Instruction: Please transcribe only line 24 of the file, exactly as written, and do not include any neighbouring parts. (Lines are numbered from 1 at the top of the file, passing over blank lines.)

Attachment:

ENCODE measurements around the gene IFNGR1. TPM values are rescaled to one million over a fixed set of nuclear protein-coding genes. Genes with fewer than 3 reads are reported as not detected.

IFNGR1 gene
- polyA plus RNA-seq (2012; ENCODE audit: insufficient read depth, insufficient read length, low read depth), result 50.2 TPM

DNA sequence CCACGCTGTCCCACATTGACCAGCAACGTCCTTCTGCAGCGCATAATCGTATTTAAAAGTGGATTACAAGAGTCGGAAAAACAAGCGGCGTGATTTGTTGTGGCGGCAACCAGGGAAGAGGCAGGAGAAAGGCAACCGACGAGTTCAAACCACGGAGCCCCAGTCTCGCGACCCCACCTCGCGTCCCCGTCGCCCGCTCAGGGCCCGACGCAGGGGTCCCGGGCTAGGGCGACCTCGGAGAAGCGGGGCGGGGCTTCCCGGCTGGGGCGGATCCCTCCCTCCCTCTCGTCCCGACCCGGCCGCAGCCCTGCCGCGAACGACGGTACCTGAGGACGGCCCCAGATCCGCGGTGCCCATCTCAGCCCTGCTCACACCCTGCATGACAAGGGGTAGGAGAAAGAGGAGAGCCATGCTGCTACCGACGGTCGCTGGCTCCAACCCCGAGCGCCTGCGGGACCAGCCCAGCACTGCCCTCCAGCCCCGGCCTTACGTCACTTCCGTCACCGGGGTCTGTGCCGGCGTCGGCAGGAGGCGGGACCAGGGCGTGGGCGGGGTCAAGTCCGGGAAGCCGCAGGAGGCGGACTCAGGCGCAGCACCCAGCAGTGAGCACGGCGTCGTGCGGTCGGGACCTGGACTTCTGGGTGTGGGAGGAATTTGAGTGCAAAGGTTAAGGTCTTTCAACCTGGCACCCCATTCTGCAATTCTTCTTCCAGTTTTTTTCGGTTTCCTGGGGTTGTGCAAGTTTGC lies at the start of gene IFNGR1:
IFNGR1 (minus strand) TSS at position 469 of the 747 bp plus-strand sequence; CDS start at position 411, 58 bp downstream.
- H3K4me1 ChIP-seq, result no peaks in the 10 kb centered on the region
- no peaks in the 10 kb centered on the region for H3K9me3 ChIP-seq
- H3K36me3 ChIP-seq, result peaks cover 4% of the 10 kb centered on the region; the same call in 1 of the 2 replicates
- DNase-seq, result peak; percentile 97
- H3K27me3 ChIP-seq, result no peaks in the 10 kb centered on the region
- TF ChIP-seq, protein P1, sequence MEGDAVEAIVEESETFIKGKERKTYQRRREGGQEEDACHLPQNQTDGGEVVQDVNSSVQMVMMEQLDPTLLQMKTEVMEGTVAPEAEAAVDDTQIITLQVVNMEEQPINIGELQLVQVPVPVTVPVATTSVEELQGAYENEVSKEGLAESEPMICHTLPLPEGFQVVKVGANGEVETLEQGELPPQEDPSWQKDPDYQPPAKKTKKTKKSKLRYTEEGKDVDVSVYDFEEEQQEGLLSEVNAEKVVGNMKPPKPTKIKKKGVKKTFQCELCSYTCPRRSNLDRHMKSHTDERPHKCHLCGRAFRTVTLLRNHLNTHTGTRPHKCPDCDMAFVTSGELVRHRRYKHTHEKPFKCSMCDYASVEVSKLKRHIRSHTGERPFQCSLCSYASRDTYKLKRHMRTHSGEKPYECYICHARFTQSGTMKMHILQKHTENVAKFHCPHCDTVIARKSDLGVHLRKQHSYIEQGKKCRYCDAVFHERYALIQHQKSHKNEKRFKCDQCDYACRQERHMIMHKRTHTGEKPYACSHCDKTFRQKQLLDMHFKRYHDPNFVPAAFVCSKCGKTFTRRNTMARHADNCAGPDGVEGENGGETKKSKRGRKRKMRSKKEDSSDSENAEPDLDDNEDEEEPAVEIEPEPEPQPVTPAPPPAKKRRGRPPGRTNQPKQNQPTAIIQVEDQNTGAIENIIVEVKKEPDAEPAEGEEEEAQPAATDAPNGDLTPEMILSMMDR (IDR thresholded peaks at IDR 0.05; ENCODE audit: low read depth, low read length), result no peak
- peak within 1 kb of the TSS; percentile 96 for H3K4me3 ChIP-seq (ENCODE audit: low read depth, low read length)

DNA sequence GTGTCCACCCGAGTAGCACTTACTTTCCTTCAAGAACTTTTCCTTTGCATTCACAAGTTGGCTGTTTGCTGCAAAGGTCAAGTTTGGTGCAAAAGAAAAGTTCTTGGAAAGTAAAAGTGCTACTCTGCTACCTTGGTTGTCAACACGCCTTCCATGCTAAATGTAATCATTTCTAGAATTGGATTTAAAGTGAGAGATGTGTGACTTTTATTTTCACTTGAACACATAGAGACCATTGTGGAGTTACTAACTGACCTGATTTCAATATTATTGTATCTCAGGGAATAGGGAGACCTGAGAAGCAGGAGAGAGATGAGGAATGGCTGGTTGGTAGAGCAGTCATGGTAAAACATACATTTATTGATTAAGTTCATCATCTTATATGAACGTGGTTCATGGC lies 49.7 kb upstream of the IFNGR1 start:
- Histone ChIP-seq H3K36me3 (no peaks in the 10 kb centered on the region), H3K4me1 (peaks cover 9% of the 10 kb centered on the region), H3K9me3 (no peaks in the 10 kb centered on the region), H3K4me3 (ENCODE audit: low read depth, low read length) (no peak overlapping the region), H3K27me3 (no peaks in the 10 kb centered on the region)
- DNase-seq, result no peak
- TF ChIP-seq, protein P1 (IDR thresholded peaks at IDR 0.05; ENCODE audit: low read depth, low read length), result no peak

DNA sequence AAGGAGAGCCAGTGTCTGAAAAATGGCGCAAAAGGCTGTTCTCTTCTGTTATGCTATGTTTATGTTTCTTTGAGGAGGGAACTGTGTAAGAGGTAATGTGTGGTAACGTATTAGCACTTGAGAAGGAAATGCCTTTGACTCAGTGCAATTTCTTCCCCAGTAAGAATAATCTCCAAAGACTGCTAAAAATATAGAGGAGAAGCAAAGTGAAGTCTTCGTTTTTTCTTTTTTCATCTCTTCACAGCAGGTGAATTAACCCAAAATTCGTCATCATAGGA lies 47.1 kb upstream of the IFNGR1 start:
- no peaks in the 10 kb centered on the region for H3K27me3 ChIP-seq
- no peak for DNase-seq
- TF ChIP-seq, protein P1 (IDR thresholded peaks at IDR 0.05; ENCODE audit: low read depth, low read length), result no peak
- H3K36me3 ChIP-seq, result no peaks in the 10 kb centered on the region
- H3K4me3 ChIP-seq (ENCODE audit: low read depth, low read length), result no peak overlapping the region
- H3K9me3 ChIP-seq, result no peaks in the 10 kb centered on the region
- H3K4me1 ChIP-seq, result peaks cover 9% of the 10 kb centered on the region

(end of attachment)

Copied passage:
- H3K4me1 ChIP-seq, result peaks cover 9% of the 10 kb centered on the region